WASHINGTON — The Federal Motor Carriers Safety Administration (FMCSA) has determined that a petition filed by the Transportation Intermediaries Association (TIA) dealing with freight broker requirements “does not contain adequate justification to initiate rulemaking.”
Specifically, the petition asked for the elimination of a requirement that says freight brokers must disclose to carriers, upon request, all records of a particular transaction between brokers and shippers.
“FMCSA believes that elimination of the records disclosure provision would be contrary to the stated transportation policy goals in 49 USC 13101, including promotion of fairness and efficiency in the transportation industry,” FMCSA Administrator Robin Hutcheson wrote in a letter to Chris Burroughs, vice president of government affairs at the TIA. “Therefore, FMCSA is denying TIA’s petition for rulemaking.”
In the same petition, TIA also requested that the FMCSA develop guidance on what legally constitutes a “dispatch service.”
FMCSA previously notified TIA of its intention to deny this portion of the petition via email on Dec. 2, 2022, and with a formal letter dated Feb. 21, 2023, as the agency had already issued interim guidance on the definitions of “broker” and “bona fide agent” that also considered the definition of a “dispatch service,” Hutcheson’s letter to Burroughs noted.
FMCSA expects to issue the final guidance on this issue in June 2023.
Additionally, the FMCSA has determined that petitions from the Owner-Operator Independent Drivers Association (OOIDA) and the Small Business in Transportation Coalition’s (SBTC) to amend the freight broker disclosure rule contain “adequate justification to initiative rulemaking on this matter,” Hutcheson wrote in a letter to SBTC Executive Director James Lamb.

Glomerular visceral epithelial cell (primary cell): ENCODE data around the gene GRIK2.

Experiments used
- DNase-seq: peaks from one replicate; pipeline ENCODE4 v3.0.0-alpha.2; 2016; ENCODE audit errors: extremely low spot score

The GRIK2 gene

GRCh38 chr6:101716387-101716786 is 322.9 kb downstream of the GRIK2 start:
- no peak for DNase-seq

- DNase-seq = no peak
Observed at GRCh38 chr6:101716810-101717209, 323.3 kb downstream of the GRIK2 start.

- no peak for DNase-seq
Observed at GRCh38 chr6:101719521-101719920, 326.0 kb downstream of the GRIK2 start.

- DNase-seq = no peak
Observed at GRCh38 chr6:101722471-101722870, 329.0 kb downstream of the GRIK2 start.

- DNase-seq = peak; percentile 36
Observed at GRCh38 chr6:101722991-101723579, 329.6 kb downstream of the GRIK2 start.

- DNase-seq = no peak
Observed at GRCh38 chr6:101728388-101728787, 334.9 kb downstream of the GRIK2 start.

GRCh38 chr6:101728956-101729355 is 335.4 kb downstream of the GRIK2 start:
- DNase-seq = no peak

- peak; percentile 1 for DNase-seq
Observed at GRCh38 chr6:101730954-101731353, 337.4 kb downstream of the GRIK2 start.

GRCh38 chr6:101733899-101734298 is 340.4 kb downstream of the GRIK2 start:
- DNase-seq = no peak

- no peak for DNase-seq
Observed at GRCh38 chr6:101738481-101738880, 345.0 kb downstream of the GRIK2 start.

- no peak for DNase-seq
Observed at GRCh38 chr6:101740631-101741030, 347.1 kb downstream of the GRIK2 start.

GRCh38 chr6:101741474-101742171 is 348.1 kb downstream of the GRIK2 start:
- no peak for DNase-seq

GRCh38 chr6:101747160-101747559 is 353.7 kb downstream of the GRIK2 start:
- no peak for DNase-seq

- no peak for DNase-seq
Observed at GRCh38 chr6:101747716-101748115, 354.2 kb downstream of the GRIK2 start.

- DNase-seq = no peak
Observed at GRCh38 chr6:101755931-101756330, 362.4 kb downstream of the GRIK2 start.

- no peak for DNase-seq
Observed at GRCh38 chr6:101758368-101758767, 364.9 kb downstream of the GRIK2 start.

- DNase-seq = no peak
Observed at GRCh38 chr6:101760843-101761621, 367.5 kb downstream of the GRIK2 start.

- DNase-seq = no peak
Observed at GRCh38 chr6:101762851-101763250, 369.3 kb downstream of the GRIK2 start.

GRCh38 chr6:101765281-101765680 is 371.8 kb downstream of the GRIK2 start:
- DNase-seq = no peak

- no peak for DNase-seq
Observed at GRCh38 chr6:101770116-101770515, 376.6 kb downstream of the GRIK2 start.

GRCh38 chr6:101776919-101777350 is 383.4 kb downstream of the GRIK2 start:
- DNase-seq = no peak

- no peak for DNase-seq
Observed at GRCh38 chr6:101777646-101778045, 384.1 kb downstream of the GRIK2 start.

SBTC proposed that the FMCSA add a subsection to the current rule that would prohibit brokers “from coercing or otherwise requiring carriers to waive their right to view transaction records as a condition of doing business.”
OOIDA is also requesting that the FMCSA require brokers to automatically provide electronic copies of each transaction record within 48 hours after a contract has been fulfilled.
“We urge the agency to take substantive actions that will improve broker transparency, eliminate broker nonpayment of claims and crack down on ever-increasing double brokering practices,” OOIDA President and CEO Todd Spencer wrote in the March 16 letter to the FMCSA. “Since the deregulation of the trucking industry, there has been a slow decay of fairness that was once the standard operating procedure between brokers and motor carriers. The agency must work to restore the fairness that is all too often absent in broker transactions.”
Hutcheson cautioned in her letter to Lamb that the FMCSA’s decision to grant the petition and commence a rulemaking proceeding does not mean that the regulatory changes will ultimately be adopted.
“FMCSA determines whether a proposed provision is adopted as part of a final rule on the basis of all available information developed in the course of the rulemaking proceeding, including public comments received on its proposals, consistent with statutory criteria,” she wrote.
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